This project was originally conceived as a way to help students keep the large amount of material they were internalizing in an organized and accessible format. The students read British and American fiction, poetry, essays, articles, political tracts, historical periods and events, and cultural formations, and in discussion we decided some sort of framework would be extremely helpful for seeing how this information was interrelated.
I am somewhat capable with web pages, and make one for every class I teach, and thought this would be a good venue for such information. The web-based timeline consists of the significant dates across the middle (publication dates of significant texts, dates of important historical events); significant historical events immediately above the dates, events that helped shaped the culture and were responded to in literature and other writing; the authors and titles of significant texts immediately below the dates, physically placed in context with the historical events; historical periods immediately above the historical events, such as the Jacksonian Period, the Reign of King James I, the Cromwellian Period, King Phillip’s War, etc., giving a broader rubric for which to understand the historical and social pressures which the historical events and literary publications were occurring within; and finally cultural formations immediately below the significant texts, showing such periods as the Puritan, Cavalier, Augustan, Sensibility and Victorian cultural formations (which are of course in dialogue with the various texts and historical circumstances).
The course was organized around historical events and cultural formations, and focused on how the texts fit within such a framework. What we did was get the dates for the texts down from the syllabus, so we had a fairly complete line for dates from the beginning. We would add historical events, texts, and periods as they arose in lecture. In discussion the students had set groups of three they would break up into once a week. These groups were then assigned various texts, and would have discuss and electronically hand in paragraphs on
1.) The social/historical context that the text occurs within (such as Rip Van Winkle Rip falls asleep pre-Civil War and wakes up in a new post-war world),
2.) Some sort of claim for the piece either a claim that’s identifiable within the piece, such as Addison’s The Aims of the Spectator or Franklin’s The Way to Wealth, or a claim that they would develop via their own discussion when there wasn’t a clearly identifiable one in the work, as with William Blake’s work, or Coleridge’s Kubla Kahn.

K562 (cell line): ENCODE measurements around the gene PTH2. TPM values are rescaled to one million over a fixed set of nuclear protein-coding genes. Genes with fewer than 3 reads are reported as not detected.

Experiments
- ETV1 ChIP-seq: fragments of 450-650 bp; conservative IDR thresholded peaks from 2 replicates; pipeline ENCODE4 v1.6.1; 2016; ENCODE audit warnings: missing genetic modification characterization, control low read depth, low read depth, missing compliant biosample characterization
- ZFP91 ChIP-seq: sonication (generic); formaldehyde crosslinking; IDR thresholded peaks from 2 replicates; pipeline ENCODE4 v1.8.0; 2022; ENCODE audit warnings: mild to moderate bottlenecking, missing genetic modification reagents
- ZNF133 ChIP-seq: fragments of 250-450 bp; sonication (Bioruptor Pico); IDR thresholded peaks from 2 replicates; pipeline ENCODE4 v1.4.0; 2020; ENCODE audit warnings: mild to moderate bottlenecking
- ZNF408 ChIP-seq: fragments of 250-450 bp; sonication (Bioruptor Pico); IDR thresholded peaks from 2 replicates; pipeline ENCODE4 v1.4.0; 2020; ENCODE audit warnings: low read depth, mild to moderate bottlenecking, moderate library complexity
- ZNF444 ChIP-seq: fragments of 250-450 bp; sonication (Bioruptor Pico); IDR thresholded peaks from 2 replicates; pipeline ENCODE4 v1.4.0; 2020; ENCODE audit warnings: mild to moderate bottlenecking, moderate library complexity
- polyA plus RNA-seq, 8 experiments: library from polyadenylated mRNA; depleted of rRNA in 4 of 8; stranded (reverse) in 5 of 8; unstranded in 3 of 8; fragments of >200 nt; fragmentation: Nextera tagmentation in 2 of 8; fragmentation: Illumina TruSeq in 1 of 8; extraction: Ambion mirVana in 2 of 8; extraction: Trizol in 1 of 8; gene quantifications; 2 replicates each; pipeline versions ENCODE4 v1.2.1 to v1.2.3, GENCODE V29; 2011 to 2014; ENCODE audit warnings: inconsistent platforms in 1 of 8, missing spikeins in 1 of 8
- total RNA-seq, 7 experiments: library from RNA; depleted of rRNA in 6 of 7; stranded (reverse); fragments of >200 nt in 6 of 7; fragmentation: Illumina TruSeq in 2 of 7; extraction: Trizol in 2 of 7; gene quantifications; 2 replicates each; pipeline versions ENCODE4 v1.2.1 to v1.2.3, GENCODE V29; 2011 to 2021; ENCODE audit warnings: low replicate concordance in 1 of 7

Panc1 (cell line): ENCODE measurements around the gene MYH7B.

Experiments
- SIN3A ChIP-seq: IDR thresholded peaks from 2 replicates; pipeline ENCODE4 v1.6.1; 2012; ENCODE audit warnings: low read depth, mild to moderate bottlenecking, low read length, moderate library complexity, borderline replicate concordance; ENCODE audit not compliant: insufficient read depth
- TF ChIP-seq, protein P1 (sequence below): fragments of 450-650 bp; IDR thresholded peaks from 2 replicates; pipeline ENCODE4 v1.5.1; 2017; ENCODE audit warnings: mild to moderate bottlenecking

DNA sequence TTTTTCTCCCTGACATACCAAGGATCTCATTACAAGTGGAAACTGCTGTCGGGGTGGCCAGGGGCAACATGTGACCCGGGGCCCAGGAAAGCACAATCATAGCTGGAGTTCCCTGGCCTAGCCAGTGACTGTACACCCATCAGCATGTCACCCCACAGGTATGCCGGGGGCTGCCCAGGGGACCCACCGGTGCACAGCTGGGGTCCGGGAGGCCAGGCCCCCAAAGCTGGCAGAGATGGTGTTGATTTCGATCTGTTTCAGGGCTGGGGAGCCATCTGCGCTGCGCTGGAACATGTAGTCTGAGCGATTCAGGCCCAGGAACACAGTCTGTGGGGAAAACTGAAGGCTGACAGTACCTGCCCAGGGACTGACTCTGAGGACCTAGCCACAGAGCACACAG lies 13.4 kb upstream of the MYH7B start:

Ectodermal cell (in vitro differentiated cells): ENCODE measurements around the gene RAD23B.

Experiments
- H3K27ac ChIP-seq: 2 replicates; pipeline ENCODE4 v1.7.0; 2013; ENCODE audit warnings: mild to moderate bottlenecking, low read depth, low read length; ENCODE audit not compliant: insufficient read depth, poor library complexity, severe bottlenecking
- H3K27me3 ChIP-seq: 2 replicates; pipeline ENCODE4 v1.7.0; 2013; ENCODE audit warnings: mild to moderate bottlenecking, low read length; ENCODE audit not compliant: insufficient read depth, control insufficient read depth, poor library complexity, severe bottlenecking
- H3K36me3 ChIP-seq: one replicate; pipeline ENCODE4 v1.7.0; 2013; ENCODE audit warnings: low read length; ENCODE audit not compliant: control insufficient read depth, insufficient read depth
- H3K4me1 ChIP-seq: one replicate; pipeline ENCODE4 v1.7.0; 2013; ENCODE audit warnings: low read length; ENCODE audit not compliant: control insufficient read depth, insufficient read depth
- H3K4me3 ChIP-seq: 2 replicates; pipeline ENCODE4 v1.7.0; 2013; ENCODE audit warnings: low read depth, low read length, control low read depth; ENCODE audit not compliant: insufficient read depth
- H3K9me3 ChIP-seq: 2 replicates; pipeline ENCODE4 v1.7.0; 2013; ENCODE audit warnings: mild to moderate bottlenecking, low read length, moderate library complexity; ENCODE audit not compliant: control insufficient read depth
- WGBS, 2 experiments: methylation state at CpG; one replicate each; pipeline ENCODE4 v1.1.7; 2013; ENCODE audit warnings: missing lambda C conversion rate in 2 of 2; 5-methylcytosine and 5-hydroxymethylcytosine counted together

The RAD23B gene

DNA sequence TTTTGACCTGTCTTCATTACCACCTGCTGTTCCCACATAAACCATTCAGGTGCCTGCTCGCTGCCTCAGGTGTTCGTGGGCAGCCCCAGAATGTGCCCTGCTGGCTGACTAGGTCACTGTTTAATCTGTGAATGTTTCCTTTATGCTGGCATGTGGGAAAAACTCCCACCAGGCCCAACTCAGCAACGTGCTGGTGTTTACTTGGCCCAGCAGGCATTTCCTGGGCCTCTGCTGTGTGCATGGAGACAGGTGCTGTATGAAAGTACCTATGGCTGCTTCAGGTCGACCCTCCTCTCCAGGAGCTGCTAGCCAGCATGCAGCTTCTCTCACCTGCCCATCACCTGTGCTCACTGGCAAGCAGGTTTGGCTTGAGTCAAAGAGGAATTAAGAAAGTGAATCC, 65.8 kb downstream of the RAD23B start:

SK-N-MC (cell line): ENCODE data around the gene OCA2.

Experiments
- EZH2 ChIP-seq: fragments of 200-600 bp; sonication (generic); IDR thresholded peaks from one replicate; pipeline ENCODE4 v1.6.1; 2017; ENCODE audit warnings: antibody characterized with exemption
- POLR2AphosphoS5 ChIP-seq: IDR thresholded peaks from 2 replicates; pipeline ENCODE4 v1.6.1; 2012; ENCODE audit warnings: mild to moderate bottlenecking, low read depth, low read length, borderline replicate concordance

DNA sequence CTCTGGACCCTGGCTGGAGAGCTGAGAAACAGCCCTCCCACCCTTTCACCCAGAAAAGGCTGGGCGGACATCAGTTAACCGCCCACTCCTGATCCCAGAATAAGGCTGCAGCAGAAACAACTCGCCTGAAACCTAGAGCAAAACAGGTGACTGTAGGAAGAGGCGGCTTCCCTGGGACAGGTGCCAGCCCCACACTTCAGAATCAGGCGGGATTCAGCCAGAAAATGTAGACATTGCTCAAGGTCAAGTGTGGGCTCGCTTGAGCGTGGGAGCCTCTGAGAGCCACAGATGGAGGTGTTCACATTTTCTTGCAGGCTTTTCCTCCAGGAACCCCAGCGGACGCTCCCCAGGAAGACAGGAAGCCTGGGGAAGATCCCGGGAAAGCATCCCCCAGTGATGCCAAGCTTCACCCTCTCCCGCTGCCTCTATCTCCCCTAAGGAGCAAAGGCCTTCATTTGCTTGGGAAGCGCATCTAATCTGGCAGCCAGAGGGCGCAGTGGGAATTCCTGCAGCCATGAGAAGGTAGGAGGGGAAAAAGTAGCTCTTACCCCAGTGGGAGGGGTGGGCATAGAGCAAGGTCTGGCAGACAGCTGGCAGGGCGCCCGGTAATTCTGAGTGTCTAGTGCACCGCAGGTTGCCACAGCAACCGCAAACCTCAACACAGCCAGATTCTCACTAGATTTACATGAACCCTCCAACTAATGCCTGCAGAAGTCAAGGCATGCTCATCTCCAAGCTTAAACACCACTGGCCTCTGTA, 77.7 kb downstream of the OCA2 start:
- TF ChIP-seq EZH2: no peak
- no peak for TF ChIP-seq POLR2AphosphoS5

3.) A paragraph on how the claim is either informed by the context or comments on the context that they have already written. This helps the students see how the social and historical events, as seen in the timeline, relate to the texts that they’re reading.
I then take these electronic submissions and make hyperlinked pages for them on the timeline. The result is any student can browse the timeline, see where a text fits within a cultural or historical context, and then click on the name of the text and have a short explanation of how the text is related to its historical and literary contexts. This proved very useful for reviewing for midterms and finals, for keeping up to date on the large amount of texts we were reading, and provided for a great deal of student interaction. Finally, I put in about 2 hours worth of music on the bottom-right for the students to listen to while they were browsing (I used to have a radio show, so I was just indulging myself, really).This project proved useful to my class and the course as a whole, and will be used again by ENGL 382. I learned that other sections used the timeline as a resource as well as my section. I am also preparing something like it for ENGL 383, but will learn how to create cascading style sheets over the summer so I can create cleaner pages. I believe the basic framework would work for any survey course, and each class that used such a tool could create its own hyperlinked context/claims responses to the texts. As a lecture device, all the different sections responses could be linked to the one timeline, creating a dialogue across sections.